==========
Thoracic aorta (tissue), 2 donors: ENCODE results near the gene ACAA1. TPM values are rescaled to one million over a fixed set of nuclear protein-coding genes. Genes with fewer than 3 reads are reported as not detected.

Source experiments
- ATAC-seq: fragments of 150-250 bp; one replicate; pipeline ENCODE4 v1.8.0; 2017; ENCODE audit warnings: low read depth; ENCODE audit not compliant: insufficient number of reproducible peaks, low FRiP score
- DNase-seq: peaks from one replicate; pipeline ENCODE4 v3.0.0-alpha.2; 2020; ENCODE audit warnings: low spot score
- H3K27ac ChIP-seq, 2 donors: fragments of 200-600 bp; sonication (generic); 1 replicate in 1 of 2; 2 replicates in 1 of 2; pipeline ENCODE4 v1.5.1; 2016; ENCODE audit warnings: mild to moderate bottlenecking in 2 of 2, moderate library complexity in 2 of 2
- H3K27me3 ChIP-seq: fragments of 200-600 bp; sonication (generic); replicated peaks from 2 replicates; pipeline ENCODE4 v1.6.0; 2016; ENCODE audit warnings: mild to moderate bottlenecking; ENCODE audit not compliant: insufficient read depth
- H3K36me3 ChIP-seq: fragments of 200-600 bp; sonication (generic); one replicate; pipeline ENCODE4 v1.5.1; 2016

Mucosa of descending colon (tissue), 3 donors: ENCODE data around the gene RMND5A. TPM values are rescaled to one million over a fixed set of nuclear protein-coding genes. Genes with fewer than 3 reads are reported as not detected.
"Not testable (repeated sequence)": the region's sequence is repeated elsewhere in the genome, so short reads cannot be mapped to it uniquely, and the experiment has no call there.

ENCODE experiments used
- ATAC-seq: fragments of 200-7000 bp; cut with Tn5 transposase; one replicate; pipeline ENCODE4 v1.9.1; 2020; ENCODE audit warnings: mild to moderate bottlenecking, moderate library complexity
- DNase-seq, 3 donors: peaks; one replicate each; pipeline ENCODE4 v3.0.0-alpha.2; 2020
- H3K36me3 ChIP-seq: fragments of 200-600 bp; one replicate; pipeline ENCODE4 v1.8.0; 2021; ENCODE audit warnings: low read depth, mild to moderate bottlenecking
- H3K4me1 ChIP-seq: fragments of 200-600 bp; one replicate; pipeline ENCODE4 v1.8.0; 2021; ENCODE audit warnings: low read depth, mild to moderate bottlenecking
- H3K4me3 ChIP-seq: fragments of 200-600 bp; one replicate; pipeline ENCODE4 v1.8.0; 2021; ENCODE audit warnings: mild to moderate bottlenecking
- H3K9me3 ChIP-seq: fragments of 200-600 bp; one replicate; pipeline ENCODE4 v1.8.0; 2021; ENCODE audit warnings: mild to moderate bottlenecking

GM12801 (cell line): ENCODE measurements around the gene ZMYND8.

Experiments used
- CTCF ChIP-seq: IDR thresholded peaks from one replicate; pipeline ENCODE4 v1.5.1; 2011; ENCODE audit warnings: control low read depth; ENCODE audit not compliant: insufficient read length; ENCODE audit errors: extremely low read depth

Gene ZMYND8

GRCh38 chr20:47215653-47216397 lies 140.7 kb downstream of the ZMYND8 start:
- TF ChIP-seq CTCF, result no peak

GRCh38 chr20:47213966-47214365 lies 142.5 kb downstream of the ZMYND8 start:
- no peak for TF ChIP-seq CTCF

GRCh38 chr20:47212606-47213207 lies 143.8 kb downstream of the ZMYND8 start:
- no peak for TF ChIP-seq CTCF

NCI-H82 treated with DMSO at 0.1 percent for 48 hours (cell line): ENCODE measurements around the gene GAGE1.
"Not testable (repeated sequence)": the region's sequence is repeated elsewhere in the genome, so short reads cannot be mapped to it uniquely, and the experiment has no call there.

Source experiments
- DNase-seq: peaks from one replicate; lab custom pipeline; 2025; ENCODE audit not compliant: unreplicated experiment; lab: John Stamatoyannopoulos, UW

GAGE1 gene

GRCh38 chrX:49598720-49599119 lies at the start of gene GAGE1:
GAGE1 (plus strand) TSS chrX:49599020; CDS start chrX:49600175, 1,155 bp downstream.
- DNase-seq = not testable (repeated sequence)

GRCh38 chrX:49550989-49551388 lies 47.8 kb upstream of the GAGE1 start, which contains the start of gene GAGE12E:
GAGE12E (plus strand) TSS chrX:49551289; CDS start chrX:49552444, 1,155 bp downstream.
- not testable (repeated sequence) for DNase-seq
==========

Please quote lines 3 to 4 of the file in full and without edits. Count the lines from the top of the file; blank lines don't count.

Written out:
- ATAC-seq: fragments of 150-250 bp; one replicate; pipeline ENCODE4 v1.8.0; 2017; ENCODE audit warnings: low read depth; ENCODE audit not compliant: insufficient number of reproducible peaks, low FRiP score
- DNase-seq: peaks from one replicate; pipeline ENCODE4 v3.0.0-alpha.2; 2020; ENCODE audit warnings: low spot score